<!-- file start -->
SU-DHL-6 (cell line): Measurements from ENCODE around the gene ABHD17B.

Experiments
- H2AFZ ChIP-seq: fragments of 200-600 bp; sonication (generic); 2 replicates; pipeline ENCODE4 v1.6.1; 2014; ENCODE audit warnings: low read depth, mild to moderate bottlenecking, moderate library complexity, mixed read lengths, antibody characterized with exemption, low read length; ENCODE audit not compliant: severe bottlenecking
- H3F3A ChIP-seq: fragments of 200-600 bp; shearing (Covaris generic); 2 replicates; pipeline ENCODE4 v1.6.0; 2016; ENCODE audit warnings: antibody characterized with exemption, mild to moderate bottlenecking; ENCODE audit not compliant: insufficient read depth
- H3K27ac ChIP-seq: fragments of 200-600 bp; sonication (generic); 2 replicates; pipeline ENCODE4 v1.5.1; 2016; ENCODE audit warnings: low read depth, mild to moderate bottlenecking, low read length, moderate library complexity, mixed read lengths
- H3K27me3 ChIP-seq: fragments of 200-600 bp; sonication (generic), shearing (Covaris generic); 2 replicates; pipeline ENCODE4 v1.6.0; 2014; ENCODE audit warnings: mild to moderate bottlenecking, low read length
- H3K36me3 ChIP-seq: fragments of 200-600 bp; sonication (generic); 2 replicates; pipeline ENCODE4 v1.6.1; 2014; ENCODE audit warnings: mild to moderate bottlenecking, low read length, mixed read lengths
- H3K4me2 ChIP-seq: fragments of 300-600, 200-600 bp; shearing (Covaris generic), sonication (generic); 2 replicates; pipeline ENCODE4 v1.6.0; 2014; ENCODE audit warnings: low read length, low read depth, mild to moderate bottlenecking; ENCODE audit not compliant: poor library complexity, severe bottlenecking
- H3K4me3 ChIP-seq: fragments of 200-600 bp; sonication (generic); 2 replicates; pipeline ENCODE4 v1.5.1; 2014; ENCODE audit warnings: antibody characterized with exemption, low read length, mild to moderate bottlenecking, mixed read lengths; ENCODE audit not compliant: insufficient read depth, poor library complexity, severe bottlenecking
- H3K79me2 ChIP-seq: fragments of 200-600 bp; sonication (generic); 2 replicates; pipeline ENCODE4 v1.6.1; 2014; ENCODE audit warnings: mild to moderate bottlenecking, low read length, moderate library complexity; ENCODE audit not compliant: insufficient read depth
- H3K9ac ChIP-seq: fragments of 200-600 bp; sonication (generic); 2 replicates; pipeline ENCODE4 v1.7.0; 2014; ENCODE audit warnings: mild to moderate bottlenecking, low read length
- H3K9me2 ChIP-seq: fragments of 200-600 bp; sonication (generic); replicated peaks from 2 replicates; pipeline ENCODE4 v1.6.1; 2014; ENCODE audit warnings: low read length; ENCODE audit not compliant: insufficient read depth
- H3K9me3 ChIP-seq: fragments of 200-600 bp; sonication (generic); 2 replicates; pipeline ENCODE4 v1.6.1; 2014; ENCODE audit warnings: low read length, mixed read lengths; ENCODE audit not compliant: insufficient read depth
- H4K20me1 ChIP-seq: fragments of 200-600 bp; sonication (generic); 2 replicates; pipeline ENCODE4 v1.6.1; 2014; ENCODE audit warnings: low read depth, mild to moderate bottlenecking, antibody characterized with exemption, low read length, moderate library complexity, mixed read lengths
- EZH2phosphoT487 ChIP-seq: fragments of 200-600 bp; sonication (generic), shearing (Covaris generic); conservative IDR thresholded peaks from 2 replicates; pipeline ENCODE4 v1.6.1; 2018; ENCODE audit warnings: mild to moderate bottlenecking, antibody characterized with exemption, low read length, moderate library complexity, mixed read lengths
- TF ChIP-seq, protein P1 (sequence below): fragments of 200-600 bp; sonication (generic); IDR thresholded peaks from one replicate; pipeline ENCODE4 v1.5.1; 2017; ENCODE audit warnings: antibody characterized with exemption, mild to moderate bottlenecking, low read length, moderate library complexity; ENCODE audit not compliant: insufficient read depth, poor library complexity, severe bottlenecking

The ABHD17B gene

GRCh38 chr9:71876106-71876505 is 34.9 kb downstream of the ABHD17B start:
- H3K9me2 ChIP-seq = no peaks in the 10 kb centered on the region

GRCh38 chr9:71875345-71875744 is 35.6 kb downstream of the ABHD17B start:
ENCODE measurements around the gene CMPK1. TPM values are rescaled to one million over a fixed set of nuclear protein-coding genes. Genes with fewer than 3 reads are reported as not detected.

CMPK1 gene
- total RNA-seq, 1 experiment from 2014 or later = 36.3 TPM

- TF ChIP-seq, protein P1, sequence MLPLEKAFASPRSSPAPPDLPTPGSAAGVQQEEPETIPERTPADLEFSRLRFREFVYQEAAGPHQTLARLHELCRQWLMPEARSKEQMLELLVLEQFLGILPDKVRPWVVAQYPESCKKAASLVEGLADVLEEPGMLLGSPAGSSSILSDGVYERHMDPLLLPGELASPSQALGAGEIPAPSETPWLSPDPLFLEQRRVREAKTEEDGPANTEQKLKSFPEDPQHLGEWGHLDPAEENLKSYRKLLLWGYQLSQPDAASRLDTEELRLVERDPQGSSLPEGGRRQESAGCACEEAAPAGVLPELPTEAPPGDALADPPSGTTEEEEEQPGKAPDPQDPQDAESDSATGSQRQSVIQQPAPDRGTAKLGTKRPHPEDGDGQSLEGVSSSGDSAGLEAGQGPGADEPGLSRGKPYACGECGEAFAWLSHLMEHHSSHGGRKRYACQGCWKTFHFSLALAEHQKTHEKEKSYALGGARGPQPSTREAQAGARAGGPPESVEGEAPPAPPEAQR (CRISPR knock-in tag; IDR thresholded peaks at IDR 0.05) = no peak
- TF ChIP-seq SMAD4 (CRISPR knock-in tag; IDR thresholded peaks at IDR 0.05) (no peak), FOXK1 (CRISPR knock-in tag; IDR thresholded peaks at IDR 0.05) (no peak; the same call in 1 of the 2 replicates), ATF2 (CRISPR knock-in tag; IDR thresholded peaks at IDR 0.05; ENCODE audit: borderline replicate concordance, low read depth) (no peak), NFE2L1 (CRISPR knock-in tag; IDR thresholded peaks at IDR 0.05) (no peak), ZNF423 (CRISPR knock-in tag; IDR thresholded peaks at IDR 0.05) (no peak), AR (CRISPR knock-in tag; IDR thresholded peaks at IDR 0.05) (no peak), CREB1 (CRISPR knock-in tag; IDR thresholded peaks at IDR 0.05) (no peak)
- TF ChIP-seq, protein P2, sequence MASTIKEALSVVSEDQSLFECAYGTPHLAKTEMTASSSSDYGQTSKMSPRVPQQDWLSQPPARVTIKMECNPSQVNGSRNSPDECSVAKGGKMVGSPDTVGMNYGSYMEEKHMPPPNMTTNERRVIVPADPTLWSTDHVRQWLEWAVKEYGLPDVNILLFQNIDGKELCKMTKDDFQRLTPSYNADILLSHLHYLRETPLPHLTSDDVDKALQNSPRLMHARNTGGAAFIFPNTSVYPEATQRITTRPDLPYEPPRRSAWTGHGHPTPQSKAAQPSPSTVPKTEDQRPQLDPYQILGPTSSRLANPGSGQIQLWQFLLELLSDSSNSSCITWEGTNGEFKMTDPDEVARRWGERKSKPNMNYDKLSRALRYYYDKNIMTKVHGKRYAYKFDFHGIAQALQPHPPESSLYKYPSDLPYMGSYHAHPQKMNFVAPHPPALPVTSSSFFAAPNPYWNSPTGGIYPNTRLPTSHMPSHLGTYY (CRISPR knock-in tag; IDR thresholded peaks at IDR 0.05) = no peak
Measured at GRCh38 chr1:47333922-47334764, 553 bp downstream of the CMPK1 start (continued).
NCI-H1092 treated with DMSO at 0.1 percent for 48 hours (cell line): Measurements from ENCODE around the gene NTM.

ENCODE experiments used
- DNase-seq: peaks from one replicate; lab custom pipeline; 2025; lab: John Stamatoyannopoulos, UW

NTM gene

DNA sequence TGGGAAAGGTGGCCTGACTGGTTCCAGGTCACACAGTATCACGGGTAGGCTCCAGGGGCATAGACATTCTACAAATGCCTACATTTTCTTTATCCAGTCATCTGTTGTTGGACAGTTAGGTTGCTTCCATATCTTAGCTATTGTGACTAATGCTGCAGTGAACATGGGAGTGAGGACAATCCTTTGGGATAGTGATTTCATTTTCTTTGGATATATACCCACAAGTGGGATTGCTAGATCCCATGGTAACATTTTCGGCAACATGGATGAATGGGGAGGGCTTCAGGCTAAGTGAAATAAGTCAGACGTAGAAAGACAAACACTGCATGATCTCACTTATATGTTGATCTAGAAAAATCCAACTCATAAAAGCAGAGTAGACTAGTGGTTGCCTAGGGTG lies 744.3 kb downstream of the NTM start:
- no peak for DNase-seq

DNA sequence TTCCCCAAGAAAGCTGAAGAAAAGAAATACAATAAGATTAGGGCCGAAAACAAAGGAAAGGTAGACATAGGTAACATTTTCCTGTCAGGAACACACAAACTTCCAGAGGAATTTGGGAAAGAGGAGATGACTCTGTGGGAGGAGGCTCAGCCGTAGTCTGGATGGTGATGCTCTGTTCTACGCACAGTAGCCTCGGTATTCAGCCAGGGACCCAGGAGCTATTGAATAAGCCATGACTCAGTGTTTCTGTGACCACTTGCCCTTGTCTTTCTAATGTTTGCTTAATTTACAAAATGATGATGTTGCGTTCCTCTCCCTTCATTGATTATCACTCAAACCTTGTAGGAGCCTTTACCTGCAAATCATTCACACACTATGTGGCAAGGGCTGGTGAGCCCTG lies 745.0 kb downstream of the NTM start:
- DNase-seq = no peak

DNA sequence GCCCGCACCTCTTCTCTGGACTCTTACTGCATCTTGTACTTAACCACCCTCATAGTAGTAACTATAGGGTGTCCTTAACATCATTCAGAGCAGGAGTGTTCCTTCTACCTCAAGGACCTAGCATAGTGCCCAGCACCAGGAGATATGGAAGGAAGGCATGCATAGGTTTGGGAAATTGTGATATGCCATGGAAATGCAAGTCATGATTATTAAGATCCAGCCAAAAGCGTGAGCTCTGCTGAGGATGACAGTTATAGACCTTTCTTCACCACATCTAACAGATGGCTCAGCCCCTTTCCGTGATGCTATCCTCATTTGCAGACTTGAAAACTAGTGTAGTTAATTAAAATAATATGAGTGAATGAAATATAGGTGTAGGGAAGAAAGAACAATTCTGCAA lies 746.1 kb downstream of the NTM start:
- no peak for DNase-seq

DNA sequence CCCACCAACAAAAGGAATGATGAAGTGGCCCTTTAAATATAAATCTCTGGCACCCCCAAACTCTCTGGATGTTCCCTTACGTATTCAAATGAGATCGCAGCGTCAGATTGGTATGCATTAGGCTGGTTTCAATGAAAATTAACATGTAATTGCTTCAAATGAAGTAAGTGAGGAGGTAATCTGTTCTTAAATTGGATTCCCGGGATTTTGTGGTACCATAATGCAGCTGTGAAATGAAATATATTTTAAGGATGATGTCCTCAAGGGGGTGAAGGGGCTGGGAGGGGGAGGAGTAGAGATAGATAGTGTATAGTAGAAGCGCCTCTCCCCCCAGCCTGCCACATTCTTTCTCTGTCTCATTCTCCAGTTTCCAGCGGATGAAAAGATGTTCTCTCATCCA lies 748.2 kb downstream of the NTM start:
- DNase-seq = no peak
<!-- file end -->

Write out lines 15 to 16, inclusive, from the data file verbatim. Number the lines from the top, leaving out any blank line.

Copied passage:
- EZH2phosphoT487 ChIP-seq: fragments of 200-600 bp; sonication (generic), shearing (Covaris generic); conservative IDR thresholded peaks from 2 replicates; pipeline ENCODE4 v1.6.1; 2018; ENCODE audit warnings: mild to moderate bottlenecking, antibody characterized with exemption, low read length, moderate library complexity, mixed read lengths
- TF ChIP-seq, protein P1 (sequence below): fragments of 200-600 bp; sonication (generic); IDR thresholded peaks from one replicate; pipeline ENCODE4 v1.5.1; 2017; ENCODE audit warnings: antibody characterized with exemption, mild to moderate bottlenecking, low read length, moderate library complexity; ENCODE audit not compliant: insufficient read depth, poor library complexity, severe bottlenecking